In her first few moments of consciousness, Kyani was finally warm. Soft, thick furs were wrapped over her body. Hard, strong arms encircled her. Her cheek pressed against warm flesh. "Broud," she murmured, smiling with her eyes closed. She knew his smell, a strong male scent mixed with smoke and pine and wet earth. His hand was buried in her thick hair, the other rested possessively against the curve of her hip. In that drowsy moment she did not question where she was, and she did not feel sore or frightened. She inhaled the deep male scent of her hunter and was satisfied.

And then she opened her eyes, and took in her strange surroundings. A fire was reduced to glowing coals before her. Above her, a crudely cut piece of hide stretched to form a lean-to type shelter. In the dim, pre-dawn light, Kyani took note of the items in the shelter. There was nothing for cooking, no stored food, no ornamentation of any kind. Broud's only possessions were weapons. Spears lay clustered together at the back of the shelter, some capped with flint, some merely sharpened and scorched with fire to make a hard, wicked point. She recognized a bola, set to the side almost reverently on a swatch of thick brown fur. There was a thick hide wrap carefully bound with a sinew cord that looked like it might hold tools or knives. There was no trace of a woman's presence whatsoever. The older, red-haired woman who had thrown herself at Broud's feet the day before was not his woman. Perhaps, then, his mother? Kyani bit her lips; if his mother had to grovel at his feet, how would she be expected to behave? It didn't matter, she realized. Last night she had been terrorized by the faces of the Old Ones, senselessly afraid of where she had been brought and how she would now live. In the fresh, pale morning, Kyani knew that this would have to be her home now. She would have to adapt. She gazed up at Broud's sleeping face. She was his now, his mate, his woman. He had been greeted with a great deal of reverence, suitable for a man of great status. Perhaps he was even the leader of these people. He would not let anyone hurt her.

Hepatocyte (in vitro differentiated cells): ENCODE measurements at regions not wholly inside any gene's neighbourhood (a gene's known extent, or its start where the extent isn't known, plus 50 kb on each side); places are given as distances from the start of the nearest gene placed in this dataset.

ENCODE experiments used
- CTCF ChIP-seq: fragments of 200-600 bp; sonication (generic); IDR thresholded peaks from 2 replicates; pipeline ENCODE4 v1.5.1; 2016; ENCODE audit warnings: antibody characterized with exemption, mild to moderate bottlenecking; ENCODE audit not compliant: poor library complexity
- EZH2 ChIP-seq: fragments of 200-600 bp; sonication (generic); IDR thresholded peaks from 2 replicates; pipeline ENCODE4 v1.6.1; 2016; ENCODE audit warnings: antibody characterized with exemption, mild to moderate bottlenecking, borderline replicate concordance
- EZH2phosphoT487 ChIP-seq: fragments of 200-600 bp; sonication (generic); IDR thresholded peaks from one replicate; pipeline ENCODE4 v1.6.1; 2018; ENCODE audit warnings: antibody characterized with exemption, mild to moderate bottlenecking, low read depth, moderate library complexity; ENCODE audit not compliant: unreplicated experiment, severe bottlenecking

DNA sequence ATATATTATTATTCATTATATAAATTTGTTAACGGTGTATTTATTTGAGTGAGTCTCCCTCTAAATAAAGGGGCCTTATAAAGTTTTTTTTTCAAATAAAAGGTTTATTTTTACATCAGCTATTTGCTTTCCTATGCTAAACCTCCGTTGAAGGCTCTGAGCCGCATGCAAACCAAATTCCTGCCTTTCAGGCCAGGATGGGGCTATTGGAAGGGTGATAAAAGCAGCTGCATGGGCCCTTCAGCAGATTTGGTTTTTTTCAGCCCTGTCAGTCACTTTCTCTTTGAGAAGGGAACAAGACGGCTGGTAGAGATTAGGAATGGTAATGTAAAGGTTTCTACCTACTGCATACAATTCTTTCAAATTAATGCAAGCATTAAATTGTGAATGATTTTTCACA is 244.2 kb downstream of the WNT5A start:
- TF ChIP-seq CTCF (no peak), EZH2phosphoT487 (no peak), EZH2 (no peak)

Broud woke. He blinked groggily, and then his eyes warmed at the sight of her. Kyani smiled at him; she was not upset. She was not leaking from the eyes or shaking in dumb terror. He ran his fingers over the incredibly soft skin of her face, and then he cupped her chin in his hand and held her gaze. "Come," he said. "Ki-ani. Must eat. Must fetch water."

Kyani struggled to understand. She knew come, eat, water. But she did not know what to do. Her lessons could not wait. If she was to be an acceptable mate for the leader, she would have to learn Clan ways quickly. Broud couldn't lead her about by her hand like a child. He could not teach her women's work. He looked to his collection of weapons, thinking of the most important lesson, the one Ayla had never mastered.

Broud reached for a spear. He held it up, as if to offer it to her. When she reached her hand out, his expression grew stern. He pulled the spear away. "No," he said, which she knew. "No. Never touch. Woman never touch."

She was confused. Her hand floated awkwardly in the air, suspended over the weapon. Broud put his fingers on her arm. "Touch," he said. He stroked her face. "Touch."

Kyani smiled. After a few more moments of their familiar game, she put her fingertips on his chest and repeated the low word, a sound that caught in her throat. "Touch." She was rewarded with Broud's pleasure, which she was fast learning to read from his dark, gleaming eyes and his posture, rather than a curve of his lips.

But then he became stern again. He lifted the weapon. "No touch. Ki-ani no touch."

"Yes, Broud," she said. Her guess was right: she was not to touch his weapons. She could not comprehend the deeply entrenched customs and traditions that led to the prohibition. She only wanted to please him. She wouldn't touch his weapons, not because it would defile the weapon and anger the spirits, but because her hunter didn't want her to. Broud nodded with pleasure. She was quick and eager to obey. He was hopeful that his new woman could be made acceptable, both to the Clan and to the spirits that ruled them.